In March 2007 the European Commission published a working paper entitled “Adjustment in EMU: A model-based analysis of country experiences”. I introduce it here and took a look at Spain. Now for a short summary of Germany:
1) Shocks related to the creation of the euro area explain GDP and its components as well as inflation in the first 2 to 3 years. The rise in the risk premium also explains a lower permanent consumption level and a more permanent current account surplus (of about .6 percent of GDP)
2) In order to match the model simulations with the data in recent years (since 2002) specific demand shocks must be given (especially shocks to housing investment and corporate investment in the tradeable sector plus a fiscal shock to explain weak consumption growth). These demand shocks partially explain low inflation plus an increase in the current account surplus.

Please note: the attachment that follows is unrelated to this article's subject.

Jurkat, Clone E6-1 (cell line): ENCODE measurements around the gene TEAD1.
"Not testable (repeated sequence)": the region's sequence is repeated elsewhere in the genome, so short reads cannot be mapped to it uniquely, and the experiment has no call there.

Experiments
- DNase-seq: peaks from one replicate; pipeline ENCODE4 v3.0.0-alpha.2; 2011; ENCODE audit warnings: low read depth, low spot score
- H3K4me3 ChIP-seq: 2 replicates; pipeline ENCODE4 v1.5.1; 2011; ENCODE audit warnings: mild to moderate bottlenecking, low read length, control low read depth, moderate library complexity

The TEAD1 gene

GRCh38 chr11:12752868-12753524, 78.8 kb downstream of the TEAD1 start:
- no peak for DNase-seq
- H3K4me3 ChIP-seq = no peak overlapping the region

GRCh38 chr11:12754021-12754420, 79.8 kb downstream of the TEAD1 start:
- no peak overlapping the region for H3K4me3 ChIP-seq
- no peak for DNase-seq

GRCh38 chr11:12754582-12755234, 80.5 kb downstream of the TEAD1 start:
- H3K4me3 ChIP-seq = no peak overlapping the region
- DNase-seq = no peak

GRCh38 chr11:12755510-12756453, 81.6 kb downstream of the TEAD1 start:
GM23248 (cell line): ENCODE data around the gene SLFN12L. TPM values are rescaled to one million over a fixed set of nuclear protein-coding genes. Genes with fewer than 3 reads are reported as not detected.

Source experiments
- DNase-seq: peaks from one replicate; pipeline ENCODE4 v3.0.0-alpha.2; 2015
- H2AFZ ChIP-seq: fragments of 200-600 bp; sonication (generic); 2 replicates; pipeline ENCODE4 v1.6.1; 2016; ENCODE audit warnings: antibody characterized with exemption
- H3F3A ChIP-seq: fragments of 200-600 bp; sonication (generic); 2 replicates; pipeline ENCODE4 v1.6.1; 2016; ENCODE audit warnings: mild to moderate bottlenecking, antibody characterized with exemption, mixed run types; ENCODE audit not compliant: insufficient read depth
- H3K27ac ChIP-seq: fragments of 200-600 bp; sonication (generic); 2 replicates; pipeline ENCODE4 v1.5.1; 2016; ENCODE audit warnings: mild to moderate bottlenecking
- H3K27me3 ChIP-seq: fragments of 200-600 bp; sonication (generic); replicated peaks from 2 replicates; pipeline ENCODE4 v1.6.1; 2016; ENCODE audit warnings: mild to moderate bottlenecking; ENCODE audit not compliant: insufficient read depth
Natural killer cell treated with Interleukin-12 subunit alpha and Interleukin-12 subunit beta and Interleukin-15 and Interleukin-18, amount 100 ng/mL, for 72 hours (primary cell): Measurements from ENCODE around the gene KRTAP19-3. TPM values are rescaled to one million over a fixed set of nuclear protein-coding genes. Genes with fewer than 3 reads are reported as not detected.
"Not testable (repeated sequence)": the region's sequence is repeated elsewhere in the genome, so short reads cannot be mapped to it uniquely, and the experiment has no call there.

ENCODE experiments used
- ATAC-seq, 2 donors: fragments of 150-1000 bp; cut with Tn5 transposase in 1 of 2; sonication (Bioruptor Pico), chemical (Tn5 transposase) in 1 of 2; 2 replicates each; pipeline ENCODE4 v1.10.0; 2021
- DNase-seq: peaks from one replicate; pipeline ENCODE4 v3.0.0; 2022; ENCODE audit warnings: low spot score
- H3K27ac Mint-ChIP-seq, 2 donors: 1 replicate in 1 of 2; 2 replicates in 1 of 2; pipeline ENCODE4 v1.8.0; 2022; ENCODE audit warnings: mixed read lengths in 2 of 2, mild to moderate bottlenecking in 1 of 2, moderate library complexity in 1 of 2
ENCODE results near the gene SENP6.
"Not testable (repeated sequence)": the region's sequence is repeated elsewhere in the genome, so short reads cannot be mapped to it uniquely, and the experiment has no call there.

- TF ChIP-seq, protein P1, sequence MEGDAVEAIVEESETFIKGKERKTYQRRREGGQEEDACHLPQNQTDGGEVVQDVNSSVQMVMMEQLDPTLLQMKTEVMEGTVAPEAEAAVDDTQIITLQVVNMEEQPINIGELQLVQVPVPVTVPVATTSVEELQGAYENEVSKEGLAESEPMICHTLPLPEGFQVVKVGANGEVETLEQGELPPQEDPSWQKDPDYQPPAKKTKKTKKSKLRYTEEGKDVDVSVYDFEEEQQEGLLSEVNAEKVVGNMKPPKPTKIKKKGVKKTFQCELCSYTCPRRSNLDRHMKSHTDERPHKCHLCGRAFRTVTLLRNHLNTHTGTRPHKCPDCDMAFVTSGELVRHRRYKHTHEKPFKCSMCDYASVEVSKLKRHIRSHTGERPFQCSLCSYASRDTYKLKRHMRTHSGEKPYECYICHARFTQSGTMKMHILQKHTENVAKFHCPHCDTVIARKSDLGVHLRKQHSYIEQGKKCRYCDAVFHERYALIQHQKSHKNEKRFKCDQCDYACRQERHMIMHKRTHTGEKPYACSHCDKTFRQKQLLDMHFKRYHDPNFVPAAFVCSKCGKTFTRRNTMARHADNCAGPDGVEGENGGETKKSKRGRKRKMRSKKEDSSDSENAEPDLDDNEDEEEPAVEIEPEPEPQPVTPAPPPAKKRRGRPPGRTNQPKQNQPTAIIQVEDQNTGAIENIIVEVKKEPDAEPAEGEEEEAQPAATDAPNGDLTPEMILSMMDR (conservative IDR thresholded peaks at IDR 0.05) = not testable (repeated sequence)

3) On the supply side, TFP growth of non tradeables is important for two features of the German data, namely first a gradual recovery of German growth and second low inflation.
4) Notice, no particular shock is given to the labour market. The demand shocks, especially housing and corporate investment are sufficient to generate a decline of the employment rate in the order of magnitude as observed in the data.